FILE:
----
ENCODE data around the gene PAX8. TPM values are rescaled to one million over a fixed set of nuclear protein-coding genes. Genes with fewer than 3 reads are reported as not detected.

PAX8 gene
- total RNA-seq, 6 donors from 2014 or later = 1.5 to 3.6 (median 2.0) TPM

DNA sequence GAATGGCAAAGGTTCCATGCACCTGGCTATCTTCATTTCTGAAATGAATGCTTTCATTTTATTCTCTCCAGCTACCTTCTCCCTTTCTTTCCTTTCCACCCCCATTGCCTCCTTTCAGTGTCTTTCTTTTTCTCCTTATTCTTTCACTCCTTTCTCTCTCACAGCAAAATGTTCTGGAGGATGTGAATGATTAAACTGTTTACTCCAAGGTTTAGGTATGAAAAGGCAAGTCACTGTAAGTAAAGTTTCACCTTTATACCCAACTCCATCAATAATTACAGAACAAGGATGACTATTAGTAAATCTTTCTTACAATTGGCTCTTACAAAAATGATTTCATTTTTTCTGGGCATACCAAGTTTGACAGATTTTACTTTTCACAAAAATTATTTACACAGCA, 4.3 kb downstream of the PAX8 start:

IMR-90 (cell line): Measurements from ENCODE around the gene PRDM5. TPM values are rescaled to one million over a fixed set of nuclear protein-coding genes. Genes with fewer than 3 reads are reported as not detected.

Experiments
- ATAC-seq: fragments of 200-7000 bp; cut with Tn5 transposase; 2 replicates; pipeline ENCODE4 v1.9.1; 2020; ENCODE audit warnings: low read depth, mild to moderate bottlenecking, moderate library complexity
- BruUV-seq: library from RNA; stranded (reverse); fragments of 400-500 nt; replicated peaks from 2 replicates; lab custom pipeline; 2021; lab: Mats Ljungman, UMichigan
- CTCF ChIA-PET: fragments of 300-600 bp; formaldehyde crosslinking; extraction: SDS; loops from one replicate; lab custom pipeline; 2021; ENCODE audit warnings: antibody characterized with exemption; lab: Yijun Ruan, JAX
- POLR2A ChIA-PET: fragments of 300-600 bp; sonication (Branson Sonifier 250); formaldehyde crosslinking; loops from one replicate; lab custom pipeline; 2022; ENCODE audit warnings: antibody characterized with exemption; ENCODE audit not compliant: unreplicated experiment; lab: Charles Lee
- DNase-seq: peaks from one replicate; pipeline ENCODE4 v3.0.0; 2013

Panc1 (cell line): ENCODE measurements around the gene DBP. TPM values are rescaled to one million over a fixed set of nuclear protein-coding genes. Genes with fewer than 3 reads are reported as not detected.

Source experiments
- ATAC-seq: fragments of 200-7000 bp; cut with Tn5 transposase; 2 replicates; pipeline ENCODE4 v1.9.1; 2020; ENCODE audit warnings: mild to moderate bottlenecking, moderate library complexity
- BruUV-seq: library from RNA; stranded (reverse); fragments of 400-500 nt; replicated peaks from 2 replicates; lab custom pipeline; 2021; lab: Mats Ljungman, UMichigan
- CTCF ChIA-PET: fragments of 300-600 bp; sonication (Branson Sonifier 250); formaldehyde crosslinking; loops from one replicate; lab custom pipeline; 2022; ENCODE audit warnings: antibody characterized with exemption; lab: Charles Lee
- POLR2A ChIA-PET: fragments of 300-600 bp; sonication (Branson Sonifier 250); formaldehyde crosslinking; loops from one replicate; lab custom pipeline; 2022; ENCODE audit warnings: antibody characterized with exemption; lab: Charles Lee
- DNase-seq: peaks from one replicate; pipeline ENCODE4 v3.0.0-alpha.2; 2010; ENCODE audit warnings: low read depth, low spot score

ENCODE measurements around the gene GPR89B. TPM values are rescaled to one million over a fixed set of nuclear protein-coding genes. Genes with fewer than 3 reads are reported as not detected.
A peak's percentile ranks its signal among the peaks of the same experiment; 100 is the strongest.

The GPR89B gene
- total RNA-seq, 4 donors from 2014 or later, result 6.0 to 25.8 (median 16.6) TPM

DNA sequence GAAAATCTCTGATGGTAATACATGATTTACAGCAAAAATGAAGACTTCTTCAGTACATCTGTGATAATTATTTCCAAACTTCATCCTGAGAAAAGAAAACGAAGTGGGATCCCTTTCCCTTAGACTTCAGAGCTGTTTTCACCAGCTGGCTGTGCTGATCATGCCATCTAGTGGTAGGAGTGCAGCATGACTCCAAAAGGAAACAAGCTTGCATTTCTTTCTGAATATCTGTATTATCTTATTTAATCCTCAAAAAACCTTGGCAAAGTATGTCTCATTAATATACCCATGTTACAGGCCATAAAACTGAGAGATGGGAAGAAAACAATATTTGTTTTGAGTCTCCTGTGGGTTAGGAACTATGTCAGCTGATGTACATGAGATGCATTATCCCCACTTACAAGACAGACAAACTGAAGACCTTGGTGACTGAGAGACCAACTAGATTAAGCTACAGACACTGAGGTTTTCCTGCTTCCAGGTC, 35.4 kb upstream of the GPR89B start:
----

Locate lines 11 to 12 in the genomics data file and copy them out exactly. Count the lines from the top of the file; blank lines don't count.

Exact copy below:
- DNase-seq: peaks from one replicate; pipeline ENCODE4 v3.0.0; 2013

Panc1 (cell line): ENCODE measurements around the gene DBP. TPM values are rescaled to one million over a fixed set of nuclear protein-coding genes. Genes with fewer than 3 reads are reported as not detected.